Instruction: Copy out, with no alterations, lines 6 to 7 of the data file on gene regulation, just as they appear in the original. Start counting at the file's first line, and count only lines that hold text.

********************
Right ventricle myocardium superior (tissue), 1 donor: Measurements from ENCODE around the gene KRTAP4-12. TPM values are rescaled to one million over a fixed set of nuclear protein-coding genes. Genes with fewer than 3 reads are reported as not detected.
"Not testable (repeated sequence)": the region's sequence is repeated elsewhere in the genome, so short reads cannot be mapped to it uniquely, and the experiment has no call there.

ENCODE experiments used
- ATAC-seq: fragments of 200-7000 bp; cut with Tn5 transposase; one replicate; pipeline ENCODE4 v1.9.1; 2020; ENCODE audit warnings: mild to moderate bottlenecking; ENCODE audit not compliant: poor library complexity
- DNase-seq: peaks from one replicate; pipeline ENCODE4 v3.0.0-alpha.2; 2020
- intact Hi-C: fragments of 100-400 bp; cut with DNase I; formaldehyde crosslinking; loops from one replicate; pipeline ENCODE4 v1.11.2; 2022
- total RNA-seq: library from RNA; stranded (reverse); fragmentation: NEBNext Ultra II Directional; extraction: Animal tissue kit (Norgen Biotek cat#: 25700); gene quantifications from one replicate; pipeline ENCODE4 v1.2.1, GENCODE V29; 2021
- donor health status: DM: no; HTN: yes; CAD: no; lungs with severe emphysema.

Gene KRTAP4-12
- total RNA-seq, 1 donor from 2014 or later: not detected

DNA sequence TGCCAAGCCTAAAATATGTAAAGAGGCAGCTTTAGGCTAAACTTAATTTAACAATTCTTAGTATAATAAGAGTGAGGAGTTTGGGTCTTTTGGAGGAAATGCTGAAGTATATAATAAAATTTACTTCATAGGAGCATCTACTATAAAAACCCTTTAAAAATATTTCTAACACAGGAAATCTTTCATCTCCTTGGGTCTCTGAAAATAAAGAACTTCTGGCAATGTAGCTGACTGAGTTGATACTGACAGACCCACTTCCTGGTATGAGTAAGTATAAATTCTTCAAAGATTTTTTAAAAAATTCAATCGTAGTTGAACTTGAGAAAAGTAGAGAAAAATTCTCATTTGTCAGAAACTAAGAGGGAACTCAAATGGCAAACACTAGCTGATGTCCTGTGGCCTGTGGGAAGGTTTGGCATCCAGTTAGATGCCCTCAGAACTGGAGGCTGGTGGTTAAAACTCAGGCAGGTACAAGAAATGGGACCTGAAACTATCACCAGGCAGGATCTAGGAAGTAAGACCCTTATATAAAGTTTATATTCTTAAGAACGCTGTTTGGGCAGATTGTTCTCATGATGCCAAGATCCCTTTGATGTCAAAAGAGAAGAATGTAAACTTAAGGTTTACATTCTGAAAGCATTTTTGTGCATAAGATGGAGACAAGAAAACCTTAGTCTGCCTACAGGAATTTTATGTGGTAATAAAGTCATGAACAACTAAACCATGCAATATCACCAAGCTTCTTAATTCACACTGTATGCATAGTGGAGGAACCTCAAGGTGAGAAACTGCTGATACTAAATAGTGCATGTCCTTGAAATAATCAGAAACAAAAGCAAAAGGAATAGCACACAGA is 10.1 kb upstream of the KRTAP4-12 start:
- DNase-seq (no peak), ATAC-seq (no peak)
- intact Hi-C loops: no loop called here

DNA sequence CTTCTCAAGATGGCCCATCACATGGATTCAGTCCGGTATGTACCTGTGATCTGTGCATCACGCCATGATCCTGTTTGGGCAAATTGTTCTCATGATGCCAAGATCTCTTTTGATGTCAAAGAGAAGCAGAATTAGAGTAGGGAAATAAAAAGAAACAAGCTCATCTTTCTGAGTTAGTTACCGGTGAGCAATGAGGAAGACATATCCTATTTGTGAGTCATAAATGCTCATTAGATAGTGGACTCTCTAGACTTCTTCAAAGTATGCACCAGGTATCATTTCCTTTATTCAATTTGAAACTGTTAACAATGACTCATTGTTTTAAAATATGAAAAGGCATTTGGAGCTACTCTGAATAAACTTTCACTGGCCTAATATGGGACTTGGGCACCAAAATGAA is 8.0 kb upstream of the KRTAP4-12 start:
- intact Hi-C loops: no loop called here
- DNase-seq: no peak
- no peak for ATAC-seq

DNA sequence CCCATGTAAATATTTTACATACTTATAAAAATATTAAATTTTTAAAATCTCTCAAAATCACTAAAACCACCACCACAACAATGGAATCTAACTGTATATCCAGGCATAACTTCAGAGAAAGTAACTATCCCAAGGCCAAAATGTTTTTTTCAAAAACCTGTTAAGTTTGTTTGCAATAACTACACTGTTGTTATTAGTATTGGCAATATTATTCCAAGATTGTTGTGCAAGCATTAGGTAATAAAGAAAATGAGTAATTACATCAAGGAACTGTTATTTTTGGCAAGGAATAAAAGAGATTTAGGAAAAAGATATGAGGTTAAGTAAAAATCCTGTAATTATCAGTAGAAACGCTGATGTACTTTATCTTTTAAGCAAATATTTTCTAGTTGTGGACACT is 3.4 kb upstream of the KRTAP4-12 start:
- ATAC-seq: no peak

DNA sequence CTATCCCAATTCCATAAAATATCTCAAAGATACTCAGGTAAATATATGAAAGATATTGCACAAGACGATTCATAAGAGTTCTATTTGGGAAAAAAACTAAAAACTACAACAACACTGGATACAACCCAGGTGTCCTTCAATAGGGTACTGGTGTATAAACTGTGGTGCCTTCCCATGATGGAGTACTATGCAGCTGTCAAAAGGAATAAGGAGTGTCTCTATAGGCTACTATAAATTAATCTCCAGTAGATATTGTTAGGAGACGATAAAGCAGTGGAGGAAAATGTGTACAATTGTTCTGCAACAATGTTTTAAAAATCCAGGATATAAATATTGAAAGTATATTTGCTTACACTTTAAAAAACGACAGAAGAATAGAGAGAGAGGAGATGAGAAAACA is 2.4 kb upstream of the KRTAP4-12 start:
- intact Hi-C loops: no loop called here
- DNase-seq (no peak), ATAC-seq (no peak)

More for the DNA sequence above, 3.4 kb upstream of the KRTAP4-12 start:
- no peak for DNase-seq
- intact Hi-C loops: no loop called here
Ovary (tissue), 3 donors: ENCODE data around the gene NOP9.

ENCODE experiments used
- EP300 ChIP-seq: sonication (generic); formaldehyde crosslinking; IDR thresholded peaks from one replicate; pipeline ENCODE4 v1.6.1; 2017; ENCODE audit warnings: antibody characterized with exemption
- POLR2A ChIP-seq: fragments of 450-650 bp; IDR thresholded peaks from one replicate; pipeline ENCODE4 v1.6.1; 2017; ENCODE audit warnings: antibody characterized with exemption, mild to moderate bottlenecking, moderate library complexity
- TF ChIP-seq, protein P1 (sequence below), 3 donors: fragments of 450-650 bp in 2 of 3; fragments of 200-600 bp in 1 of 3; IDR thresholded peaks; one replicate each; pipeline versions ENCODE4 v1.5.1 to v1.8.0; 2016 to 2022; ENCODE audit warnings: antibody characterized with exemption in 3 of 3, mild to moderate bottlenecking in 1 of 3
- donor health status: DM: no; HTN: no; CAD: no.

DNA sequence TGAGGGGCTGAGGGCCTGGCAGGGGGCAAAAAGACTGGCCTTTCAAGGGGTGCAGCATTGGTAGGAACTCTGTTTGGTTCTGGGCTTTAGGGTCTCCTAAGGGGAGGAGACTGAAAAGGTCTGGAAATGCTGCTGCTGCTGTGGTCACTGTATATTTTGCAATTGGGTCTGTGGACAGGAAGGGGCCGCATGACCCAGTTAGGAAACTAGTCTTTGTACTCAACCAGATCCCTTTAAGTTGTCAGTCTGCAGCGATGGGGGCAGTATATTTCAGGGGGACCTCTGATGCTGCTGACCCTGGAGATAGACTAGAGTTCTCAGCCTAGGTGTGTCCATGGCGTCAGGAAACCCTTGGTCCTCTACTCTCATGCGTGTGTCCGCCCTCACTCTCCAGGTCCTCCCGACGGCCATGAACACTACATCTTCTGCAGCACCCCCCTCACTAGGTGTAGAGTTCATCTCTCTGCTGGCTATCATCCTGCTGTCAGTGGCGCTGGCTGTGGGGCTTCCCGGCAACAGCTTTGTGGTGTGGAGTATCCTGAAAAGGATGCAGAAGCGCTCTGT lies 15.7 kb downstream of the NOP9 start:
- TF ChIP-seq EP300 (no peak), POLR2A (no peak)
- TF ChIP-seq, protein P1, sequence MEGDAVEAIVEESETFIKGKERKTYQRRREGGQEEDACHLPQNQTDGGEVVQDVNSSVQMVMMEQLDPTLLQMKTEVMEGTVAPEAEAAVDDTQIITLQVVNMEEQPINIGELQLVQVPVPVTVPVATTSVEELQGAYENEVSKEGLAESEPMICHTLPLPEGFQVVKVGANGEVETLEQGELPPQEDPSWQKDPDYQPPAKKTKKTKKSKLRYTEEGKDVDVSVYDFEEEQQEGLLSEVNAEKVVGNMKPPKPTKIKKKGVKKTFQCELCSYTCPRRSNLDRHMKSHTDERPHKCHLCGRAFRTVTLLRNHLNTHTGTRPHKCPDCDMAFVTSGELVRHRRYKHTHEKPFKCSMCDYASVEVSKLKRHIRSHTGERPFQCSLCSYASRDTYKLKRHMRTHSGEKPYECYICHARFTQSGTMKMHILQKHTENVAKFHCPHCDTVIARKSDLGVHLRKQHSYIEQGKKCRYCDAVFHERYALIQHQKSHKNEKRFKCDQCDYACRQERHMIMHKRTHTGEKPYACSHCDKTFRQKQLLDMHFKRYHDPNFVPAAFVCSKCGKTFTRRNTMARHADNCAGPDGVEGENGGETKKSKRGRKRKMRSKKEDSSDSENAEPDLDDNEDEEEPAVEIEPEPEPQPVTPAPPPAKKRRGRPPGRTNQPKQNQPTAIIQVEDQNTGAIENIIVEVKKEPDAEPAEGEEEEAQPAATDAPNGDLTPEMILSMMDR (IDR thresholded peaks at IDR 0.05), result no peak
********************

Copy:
- intact Hi-C: fragments of 100-400 bp; cut with DNase I; formaldehyde crosslinking; loops from one replicate; pipeline ENCODE4 v1.11.2; 2022
- total RNA-seq: library from RNA; stranded (reverse); fragmentation: NEBNext Ultra II Directional; extraction: Animal tissue kit (Norgen Biotek cat#: 25700); gene quantifications from one replicate; pipeline ENCODE4 v1.2.1, GENCODE V29; 2021